3. Execute: do the vital few things effortlessly. “While Nonessentialists tend to force execution,” explains McKeown, “Essentialists invest the time they have saved by eliminating the nonessentials into designing a system to make execution almost effortless.” What does that system entail? First of all, a buffer for unexpected events. Essentialists are always prepared in advance. Just like Abraham Lincoln, when given six hours to chop down a tree, they spend the first five sharpening the axe. They aren’t interested in quick-fix solutions, but in finding ways to remove obstacles to progress. Speaking of progress, they don’t go for the flashiest wins, but for the small ones, celebrating each act of progress until they combine to get  the big result. To achieve this, they design routines – which, as poet W.H. Auden once said – are, in intelligent men, the sign of utmost ambition. Essentialists are also Zen in that their minds are always focused on their present task. Thus, they are able to tune out the nonessential and, far more importantly, enjoy the moment!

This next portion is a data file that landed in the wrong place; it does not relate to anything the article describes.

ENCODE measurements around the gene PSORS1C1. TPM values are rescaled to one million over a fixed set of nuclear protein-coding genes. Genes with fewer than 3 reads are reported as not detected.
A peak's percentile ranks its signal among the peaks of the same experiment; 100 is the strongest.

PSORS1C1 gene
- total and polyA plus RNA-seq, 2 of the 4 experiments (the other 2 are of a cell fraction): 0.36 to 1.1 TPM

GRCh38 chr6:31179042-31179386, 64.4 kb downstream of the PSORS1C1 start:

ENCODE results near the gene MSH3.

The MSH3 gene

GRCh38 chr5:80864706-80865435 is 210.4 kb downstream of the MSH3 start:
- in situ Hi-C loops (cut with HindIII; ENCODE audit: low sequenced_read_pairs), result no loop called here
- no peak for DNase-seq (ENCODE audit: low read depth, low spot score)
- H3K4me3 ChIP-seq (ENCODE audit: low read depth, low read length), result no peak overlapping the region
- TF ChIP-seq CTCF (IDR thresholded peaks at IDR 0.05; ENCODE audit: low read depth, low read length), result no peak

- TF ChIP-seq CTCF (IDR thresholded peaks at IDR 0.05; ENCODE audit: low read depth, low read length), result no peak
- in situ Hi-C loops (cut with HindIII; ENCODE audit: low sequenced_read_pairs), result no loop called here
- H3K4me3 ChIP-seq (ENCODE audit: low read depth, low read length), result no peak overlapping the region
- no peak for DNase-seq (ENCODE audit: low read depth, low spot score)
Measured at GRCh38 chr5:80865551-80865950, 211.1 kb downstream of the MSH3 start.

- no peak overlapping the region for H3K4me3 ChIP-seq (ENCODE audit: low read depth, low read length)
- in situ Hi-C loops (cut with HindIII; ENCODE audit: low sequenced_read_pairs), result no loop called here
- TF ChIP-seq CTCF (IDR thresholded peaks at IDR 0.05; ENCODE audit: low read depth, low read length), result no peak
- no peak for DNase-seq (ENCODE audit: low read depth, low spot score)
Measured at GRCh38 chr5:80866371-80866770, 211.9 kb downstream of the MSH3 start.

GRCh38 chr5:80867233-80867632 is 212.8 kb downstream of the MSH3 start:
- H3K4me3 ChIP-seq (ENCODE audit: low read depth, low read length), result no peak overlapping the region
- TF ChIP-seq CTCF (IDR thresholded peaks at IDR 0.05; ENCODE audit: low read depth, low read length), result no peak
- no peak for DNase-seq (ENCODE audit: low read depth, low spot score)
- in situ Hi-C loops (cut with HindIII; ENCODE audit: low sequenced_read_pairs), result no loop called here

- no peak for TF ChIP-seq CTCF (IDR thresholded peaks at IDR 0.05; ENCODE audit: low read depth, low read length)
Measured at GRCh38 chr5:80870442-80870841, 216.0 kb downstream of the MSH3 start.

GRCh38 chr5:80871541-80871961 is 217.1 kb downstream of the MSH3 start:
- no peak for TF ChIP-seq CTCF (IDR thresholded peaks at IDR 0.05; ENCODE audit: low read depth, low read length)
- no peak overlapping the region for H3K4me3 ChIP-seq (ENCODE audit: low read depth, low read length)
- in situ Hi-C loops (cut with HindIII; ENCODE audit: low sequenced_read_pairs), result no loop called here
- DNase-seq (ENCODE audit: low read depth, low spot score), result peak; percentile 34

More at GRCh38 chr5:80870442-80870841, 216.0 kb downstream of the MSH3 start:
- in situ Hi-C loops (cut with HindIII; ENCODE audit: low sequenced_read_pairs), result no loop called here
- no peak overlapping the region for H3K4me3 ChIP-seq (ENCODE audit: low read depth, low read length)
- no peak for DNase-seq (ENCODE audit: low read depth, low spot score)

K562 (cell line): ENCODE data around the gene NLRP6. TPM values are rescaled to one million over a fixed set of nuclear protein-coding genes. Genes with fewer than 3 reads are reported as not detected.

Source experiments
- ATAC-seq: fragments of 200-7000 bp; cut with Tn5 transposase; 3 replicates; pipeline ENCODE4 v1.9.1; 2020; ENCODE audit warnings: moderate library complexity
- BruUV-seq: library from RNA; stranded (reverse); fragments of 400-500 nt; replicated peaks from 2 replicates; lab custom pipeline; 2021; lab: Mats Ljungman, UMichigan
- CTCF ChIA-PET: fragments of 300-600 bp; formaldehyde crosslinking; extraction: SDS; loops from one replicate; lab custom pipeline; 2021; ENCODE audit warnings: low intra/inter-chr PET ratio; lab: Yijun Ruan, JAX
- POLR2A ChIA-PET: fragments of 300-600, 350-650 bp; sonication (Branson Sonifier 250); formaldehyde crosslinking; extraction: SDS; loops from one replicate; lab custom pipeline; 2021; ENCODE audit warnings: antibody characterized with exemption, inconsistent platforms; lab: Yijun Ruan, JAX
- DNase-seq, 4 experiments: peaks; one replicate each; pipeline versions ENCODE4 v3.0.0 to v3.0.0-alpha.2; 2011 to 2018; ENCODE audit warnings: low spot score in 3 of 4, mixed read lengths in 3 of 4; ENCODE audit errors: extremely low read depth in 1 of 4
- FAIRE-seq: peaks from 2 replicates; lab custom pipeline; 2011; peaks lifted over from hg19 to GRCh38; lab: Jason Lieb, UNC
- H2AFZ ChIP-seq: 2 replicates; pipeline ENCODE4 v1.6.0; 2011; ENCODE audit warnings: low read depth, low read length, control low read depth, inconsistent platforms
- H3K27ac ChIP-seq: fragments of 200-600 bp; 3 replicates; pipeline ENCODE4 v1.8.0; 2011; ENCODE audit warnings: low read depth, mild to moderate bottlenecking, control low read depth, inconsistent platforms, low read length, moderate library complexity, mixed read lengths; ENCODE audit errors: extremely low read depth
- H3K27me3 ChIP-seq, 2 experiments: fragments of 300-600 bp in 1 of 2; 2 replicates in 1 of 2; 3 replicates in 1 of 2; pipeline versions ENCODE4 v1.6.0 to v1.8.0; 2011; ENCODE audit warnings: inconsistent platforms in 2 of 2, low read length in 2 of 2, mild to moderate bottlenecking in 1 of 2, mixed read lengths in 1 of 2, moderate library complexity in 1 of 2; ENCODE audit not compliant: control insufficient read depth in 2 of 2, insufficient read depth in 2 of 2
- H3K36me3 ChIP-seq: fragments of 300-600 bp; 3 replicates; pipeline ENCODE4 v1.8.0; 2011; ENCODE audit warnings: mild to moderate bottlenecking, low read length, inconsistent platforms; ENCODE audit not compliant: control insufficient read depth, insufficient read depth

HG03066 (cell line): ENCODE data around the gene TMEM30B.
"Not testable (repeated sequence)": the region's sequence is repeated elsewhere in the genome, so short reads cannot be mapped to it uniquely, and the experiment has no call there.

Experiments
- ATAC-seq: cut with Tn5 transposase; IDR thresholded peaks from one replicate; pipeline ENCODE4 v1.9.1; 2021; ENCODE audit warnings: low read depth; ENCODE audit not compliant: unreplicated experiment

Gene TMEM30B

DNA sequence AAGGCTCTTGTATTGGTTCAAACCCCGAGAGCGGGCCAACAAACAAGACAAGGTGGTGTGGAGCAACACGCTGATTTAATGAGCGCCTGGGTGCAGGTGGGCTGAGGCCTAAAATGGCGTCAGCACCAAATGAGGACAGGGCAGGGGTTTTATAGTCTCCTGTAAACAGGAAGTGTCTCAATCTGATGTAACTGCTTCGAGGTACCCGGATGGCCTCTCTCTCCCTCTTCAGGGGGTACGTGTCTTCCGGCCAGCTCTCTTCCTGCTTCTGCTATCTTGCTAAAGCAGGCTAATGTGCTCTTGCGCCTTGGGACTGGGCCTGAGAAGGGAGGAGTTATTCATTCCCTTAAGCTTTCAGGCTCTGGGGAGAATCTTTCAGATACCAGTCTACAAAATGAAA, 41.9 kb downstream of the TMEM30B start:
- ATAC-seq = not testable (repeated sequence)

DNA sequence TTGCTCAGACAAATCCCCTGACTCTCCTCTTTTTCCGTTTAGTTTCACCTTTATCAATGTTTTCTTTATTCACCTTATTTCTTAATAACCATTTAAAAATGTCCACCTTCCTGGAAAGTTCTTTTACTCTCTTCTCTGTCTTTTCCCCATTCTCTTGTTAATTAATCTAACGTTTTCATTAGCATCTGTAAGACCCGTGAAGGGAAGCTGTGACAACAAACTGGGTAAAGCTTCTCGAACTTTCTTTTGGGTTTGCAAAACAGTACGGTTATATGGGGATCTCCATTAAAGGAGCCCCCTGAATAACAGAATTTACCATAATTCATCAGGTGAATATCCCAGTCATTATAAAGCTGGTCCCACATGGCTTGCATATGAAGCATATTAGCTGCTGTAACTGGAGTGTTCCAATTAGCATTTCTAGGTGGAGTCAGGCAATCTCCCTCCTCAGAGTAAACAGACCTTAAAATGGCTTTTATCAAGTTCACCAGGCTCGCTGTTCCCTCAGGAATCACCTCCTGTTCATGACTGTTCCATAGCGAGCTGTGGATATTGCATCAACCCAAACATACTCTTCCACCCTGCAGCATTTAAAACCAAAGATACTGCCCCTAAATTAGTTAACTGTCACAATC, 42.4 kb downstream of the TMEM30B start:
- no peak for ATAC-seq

Final notes

In many ways, George McKeown’s Essentialism seems like Minimalism 2.0 in that it not only embraces the necessary and indispensable but it also refuses to be austere and unsmiling. In the words of LinkedIn’s CEO Jeff Weiner, McKeown “makes a compelling case for achieving more by doing less” and “reminds us that clarity of focus and the ability to say ‘no’ are both critical and undervalued in business today.” 

Much more importantly, “Essentialism” also reminds us that these two skills are critical and undervalued in life today and that it’s essential that you master them sooner – lest you want to risk wasting your life on other people’s priorities. 

12min tip

Chinese polymath Lin Yutang once said that the wisdom of life consists in the elimination of non-essentials. In a way, that’s also what authentic living is all about

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Who wrote the book?

Greg McKeown is an American public speaker, leadership and business strategist, and bestselling author. He made his name as a blogger for the Harvard Business Review and LinkedIn’s Influencers Group. In 2010, he coauthored, with... (Read more)